Scott Gomez
Scott Gomez Canadiens 2012.jpg
Born December 23 1979 (1979-12-23) (age 40),
Anchorage, Alaska
5 ft 11 in (1.8 m)
200 lb (91 kg; 14 st 4 lb)
Position Center
Shoots Left
Pro clubs New Jersey Devils
New York Rangers
Montreal Canadiens
San Jose Sharks
Florida Panthers
St. Louis Blues
Ottawa Senators
Ntl. team Flag of the United States United States of America
NHL Draft 27th overall, 1998
New Jersey Devils
Playing career 1999–2016

Scott Carlos Gomez, also commonly known as "SG23" (born December 23, 1979) is an American former professional ice hockey player. Gomez had previously played in the National Hockey League (NHL) with the New Jersey Devils, New York Rangers, Montreal Canadiens, San Jose Sharks, Florida Panthers, St. Louis Blues and Ottawa Senators.

Playing careerEdit

New Jersey DevilsEdit

In the 1998 NHL Entry Draft, Scott Gomez was selected with the 27th pick of the first round by the New Jersey Devils. At the time, he was playing for the Tri-City Americans of the Western Hockey League (WHL) and had just been named to the WHL's All-Rookie Team. He also played for the Alaska Aces. In the season after he was drafted, he justified the Devils' decision by scoring 108 points in 58 games for the Americans. This earned him a spot on the WHL West First All-Star Team. The year before, Gomez led the South Surrey Eagles of the Tier II Junior "A" British Columbia Hockey League to the Gold medal game of the 1997 Royal Bank Cup against the hometown Summerside Western Capitals, but Gomez and his South Surrey Eagles were defeated 4–3.

After this impressive WHL performance, Gomez was brought to New Jersey for the 1999–2000 NHL season, making him the fifth Alaskan to play in the NHL. In his rookie NHL season, he had 51 assists and 70 points for the Devils. For his efforts, he was awarded the Calder Memorial Trophy as the league's top rookie and played in the NHL All-Star Game in Toronto. Gomez scored 10 points in the 2000 playoffs as the Devils won their second Stanley Cup.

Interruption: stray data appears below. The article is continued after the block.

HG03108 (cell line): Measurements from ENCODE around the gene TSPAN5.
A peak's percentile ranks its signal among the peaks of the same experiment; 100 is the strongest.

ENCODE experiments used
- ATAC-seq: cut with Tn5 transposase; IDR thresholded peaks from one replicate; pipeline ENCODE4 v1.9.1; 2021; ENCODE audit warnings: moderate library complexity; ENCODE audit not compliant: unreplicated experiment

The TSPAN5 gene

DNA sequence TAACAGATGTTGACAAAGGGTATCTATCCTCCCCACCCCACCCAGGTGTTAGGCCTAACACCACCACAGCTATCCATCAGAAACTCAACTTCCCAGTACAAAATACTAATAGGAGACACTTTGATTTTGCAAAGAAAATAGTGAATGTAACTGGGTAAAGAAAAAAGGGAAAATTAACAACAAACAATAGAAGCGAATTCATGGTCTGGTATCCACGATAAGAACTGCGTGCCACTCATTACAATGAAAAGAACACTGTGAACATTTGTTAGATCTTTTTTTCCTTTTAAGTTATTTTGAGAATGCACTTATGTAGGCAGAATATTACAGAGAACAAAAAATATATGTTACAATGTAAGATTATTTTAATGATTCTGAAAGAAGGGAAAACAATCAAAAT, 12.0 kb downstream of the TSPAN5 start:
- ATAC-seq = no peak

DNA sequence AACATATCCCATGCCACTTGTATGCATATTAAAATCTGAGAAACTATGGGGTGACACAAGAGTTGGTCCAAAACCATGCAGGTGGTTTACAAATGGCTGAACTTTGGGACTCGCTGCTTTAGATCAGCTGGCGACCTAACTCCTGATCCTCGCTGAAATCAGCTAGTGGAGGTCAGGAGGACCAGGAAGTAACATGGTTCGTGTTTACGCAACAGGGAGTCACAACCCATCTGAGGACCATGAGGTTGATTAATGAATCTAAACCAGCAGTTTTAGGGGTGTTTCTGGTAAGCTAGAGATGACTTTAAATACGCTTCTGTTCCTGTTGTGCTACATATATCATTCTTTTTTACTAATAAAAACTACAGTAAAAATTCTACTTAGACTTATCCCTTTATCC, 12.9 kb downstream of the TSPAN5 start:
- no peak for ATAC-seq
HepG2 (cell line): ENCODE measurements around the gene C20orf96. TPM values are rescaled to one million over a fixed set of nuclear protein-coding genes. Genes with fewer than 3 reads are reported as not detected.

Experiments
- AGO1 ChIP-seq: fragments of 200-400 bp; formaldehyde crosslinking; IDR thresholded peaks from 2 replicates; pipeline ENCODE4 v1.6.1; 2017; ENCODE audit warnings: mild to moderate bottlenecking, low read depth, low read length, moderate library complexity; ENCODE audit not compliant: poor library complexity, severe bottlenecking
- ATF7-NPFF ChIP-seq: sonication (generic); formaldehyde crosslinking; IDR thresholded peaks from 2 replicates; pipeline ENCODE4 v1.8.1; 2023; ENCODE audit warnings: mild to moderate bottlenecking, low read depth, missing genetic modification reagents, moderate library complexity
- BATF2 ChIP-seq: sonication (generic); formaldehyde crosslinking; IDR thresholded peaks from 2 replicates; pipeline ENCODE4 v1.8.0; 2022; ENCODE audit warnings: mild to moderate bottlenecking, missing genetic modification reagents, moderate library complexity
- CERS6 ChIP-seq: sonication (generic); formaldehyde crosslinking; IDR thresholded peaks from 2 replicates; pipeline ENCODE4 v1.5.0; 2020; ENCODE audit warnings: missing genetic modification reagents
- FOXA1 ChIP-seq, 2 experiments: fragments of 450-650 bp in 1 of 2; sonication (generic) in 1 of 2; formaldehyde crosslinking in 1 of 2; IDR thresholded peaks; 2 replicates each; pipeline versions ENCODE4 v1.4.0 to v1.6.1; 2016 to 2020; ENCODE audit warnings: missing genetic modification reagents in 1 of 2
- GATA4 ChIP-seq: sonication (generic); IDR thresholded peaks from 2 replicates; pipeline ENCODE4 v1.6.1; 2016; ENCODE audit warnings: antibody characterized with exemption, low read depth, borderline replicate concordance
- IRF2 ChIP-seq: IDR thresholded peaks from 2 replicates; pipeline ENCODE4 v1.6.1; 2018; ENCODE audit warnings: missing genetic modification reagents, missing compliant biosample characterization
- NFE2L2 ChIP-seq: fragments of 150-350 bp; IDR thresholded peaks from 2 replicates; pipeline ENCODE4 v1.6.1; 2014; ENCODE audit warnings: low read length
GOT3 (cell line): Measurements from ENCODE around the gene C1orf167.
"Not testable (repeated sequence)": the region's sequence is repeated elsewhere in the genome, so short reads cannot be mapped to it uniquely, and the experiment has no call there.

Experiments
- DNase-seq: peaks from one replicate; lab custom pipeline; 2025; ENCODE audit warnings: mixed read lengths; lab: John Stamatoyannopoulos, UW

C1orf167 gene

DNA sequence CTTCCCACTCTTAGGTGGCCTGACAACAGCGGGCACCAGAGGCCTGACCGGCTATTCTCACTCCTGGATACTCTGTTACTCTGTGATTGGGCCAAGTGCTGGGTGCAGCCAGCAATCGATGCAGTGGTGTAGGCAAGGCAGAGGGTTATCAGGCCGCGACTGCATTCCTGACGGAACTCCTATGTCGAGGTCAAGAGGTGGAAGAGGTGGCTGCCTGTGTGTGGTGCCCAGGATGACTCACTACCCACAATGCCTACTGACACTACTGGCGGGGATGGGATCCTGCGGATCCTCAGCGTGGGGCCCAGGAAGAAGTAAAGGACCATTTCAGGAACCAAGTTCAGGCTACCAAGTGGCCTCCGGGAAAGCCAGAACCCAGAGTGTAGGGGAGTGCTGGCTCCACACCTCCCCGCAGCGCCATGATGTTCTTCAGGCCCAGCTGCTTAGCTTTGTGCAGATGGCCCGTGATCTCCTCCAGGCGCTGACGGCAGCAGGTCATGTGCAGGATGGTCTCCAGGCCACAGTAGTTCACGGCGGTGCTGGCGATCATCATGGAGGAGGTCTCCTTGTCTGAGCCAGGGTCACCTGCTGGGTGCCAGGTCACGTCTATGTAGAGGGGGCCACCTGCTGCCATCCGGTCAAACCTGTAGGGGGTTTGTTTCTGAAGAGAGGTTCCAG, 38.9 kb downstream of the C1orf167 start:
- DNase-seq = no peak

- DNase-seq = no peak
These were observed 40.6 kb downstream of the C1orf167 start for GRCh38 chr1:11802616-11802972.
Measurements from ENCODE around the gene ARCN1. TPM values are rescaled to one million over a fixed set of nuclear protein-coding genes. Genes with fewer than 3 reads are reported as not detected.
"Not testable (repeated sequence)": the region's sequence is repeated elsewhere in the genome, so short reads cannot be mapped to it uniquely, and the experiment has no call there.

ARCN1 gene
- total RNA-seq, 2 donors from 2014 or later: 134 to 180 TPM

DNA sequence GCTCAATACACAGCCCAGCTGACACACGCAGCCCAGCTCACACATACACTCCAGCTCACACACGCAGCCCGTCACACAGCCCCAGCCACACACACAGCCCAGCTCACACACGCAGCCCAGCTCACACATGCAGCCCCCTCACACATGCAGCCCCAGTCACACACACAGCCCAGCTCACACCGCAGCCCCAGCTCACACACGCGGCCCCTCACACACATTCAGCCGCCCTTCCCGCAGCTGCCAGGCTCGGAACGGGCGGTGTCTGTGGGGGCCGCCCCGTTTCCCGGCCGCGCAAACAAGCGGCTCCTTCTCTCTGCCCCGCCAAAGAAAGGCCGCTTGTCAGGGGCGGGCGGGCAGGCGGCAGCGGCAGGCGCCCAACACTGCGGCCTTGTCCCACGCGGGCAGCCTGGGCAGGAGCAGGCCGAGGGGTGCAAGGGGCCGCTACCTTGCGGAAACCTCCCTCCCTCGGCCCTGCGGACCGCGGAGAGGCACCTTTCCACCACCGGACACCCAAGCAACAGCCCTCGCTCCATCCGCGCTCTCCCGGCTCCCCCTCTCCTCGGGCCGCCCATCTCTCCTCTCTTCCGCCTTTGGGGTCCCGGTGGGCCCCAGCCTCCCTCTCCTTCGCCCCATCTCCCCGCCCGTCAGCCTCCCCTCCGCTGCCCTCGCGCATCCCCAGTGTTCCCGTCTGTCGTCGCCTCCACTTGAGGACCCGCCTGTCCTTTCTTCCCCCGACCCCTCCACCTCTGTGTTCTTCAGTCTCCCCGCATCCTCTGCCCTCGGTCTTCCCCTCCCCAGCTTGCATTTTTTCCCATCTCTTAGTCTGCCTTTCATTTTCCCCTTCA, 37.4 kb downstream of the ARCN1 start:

In his sophomore season, Gomez totaled 63 points. The Devils again made their way to the Stanley Cup Finals, but were defeated by the Colorado Avalanche in seven games. In the 2001–02 season, Gomez's numbers dropped, as he scored just 10 goals and 48 points. The Devils bowed out of the playoffs in the first round that season, losing to the Carolina Hurricanes. Gomez did not play a game in that series due to injury. The 2002–03 season, however, was an improvement for Gomez and the Devils. Gomez tallied 55 points and again helped the Devils win the Stanley Cup, this time scoring 12 points during the playoffs. The 2003–04 season was an even better year for Gomez, as he scored 70 points, the most since his rookie year. He also tied for the NHL lead in assists, with 56. However, the Devils lost in the playoffs to the Philadelphia Flyers.

During the NHL lockout that forced the cancellation of the 2004–05 season, Gomez initially went to Russia, but ultimately decided to return to his native hometown of Anchorage, Alaska, and played for the Alaska Aces of the ECHL.[1] Throughout the season, "Scotty" was the face of the Alaska franchise, as well as the ECHL; he led the ECHL in scoring and won league Most Valuable Player honors. Gomez's season ended early when he was seriously injured by Bakersfield Condors enforcer Ashlee Langdone, who checked him into an open bench door during Game 4 of the Pacific Division Semifinals. Gomez sustained a broken pelvis from the incident.[2]

Despite the lockout, Gomez returned to form in 2005–06 and set career highs in goals scored and points, tallying a total of 84 points. Along with linemates Brian Gionta, Patrik Eliáš and, before Eliáš' comeback, Zach Parise, Gomez helped rally the Devils from a poor beginning of the season by finishing the season on an 11-game winning streak and clinching the division title in the last game. Gomez finished the 2006 Stanley Cup playoffs with five goals and four assists in nine games. On July 25, 2006, Devils General Manager Lou Lamoriello accepted an arbitrator's ruling of a $5 million, one-year contract for Gomez for the 2006–07 season. Hence, he would go on to be an unrestricted free agent in the summer of 2007. During the 2006–07 season, he led the Devils to the second round of the playoffs and totalled 60 points.